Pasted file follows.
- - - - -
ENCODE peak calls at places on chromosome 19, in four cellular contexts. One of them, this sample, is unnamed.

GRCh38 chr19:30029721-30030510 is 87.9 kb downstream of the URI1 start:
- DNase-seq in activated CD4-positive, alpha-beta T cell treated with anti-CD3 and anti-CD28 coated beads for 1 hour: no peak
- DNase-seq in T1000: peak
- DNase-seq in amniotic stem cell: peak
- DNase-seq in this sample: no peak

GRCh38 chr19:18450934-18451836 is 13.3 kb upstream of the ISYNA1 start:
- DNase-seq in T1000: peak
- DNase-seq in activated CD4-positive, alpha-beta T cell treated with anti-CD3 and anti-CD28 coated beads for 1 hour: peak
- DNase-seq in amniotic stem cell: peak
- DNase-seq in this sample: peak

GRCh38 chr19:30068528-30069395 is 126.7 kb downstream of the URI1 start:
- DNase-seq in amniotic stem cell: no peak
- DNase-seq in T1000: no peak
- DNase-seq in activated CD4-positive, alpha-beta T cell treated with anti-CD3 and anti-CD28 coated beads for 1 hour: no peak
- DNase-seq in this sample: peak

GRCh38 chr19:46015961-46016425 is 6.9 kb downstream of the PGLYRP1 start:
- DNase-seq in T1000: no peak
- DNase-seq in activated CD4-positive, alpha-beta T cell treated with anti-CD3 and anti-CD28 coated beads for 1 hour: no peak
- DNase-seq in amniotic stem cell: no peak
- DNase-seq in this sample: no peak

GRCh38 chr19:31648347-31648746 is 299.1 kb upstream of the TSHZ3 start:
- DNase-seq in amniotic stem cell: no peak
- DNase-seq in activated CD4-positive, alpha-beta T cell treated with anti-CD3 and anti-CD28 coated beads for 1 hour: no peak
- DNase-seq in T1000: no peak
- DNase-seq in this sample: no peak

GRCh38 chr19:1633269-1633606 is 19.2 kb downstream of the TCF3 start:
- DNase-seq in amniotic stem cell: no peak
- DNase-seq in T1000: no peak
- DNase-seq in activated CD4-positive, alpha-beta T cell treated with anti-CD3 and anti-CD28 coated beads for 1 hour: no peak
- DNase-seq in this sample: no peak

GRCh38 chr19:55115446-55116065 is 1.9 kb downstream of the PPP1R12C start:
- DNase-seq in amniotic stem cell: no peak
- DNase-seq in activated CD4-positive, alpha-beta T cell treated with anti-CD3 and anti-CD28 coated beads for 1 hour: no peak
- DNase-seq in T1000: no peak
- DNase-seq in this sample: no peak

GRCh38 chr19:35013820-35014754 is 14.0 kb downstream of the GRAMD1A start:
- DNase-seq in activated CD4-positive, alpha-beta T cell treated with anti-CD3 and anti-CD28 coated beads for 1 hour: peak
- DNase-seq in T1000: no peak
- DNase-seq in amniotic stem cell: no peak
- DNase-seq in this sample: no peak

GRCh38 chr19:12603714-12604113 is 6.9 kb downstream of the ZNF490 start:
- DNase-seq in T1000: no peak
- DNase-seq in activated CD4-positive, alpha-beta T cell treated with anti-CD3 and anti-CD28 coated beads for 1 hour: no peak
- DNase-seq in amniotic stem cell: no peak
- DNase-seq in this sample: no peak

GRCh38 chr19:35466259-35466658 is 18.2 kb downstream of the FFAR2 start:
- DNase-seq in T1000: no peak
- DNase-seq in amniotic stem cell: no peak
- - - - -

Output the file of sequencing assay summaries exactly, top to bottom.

ENCODE peak calls at places on chromosome 19, in four cellular contexts. One of them, this sample, is unnamed.

GRCh38 chr19:30029721-30030510 is 87.9 kb downstream of the URI1 start:
- DNase-seq in activated CD4-positive, alpha-beta T cell treated with anti-CD3 and anti-CD28 coated beads for 1 hour: no peak
- DNase-seq in T1000: peak
- DNase-seq in amniotic stem cell: peak
- DNase-seq in this sample: no peak

GRCh38 chr19:18450934-18451836 is 13.3 kb upstream of the ISYNA1 start:
- DNase-seq in T1000: peak
- DNase-seq in activated CD4-positive, alpha-beta T cell treated with anti-CD3 and anti-CD28 coated beads for 1 hour: peak
- DNase-seq in amniotic stem cell: peak
- DNase-seq in this sample: peak

GRCh38 chr19:30068528-30069395 is 126.7 kb downstream of the URI1 start:
- DNase-seq in amniotic stem cell: no peak
- DNase-seq in T1000: no peak
- DNase-seq in activated CD4-positive, alpha-beta T cell treated with anti-CD3 and anti-CD28 coated beads for 1 hour: no peak
- DNase-seq in this sample: peak

GRCh38 chr19:46015961-46016425 is 6.9 kb downstream of the PGLYRP1 start:
- DNase-seq in T1000: no peak
- DNase-seq in activated CD4-positive, alpha-beta T cell treated with anti-CD3 and anti-CD28 coated beads for 1 hour: no peak
- DNase-seq in amniotic stem cell: no peak
- DNase-seq in this sample: no peak

GRCh38 chr19:31648347-31648746 is 299.1 kb upstream of the TSHZ3 start:
- DNase-seq in amniotic stem cell: no peak
- DNase-seq in activated CD4-positive, alpha-beta T cell treated with anti-CD3 and anti-CD28 coated beads for 1 hour: no peak
- DNase-seq in T1000: no peak
- DNase-seq in this sample: no peak

GRCh38 chr19:1633269-1633606 is 19.2 kb downstream of the TCF3 start:
- DNase-seq in amniotic stem cell: no peak
- DNase-seq in T1000: no peak
- DNase-seq in activated CD4-positive, alpha-beta T cell treated with anti-CD3 and anti-CD28 coated beads for 1 hour: no peak
- DNase-seq in this sample: no peak

GRCh38 chr19:55115446-55116065 is 1.9 kb downstream of the PPP1R12C start:
- DNase-seq in amniotic stem cell: no peak
- DNase-seq in activated CD4-positive, alpha-beta T cell treated with anti-CD3 and anti-CD28 coated beads for 1 hour: no peak
- DNase-seq in T1000: no peak
- DNase-seq in this sample: no peak

GRCh38 chr19:35013820-35014754 is 14.0 kb downstream of the GRAMD1A start:
- DNase-seq in activated CD4-positive, alpha-beta T cell treated with anti-CD3 and anti-CD28 coated beads for 1 hour: peak
- DNase-seq in T1000: no peak
- DNase-seq in amniotic stem cell: no peak
- DNase-seq in this sample: no peak

GRCh38 chr19:12603714-12604113 is 6.9 kb downstream of the ZNF490 start:
- DNase-seq in T1000: no peak
- DNase-seq in activated CD4-positive, alpha-beta T cell treated with anti-CD3 and anti-CD28 coated beads for 1 hour: no peak
- DNase-seq in amniotic stem cell: no peak
- DNase-seq in this sample: no peak

GRCh38 chr19:35466259-35466658 is 18.2 kb downstream of the FFAR2 start:
- DNase-seq in T1000: no peak
- DNase-seq in amniotic stem cell: no peak